Cape of Good Hope General Service Medal, with bar for Bechuanaland, engraved to Trooper W. A. Leach; issued 1900Image["Cape of Good Hope General Service Medal, 1900"]
Obverse, a bust of Queen VictoriaImage["Cape of Good Hope General Service Medal, 1900"]
Reverse, coat of arms of the Cape Colony
Cape of Good Hope General Service Medal, 1900
The British colony on the Cape of Good Hope, now part of South Africa, was run by an independent administration with its own armed forces. Various risings by the African peoples of their territory resulted in a number of military actions which were thought to merit a medal for these troops, of which this was the second. The first had been the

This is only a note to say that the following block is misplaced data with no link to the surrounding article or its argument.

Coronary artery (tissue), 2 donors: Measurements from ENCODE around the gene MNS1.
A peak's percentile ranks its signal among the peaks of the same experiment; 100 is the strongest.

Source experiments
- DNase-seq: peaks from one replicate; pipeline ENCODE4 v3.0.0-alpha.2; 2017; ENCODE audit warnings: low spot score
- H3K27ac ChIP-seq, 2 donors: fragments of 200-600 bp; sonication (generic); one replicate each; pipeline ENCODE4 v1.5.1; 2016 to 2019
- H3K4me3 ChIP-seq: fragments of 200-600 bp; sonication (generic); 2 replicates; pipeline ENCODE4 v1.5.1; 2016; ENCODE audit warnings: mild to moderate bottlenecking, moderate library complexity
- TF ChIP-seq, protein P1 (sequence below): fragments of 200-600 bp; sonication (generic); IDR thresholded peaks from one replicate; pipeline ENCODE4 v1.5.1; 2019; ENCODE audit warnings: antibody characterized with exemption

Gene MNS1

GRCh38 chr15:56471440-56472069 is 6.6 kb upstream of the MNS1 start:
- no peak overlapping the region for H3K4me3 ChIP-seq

South Africa Medal for the campaign that brought the Basotho tribes under the governance of the Cape Colony.
The bar for Bechuanaland (now split between South Africa and Botswana) refers to lengthy fighting in 1896 and 1897 after a large-scale slaughter of cattle, carried out because of disease, had caused the African population there to rise in protest. The subsequent campaign took nearly a year due to well-armed and well-fortified opposition and acute difficulties on the part of the Imperial forces with water supplies.
This medal is engraved to Trooper W. A. Leach of the Despatch Service. Leach's name is not on the Roll of recipients of this medal; this may be because of the secondary character of his unit. Lester Watson bought the medal from the London dealers Spink on 12 November 1924.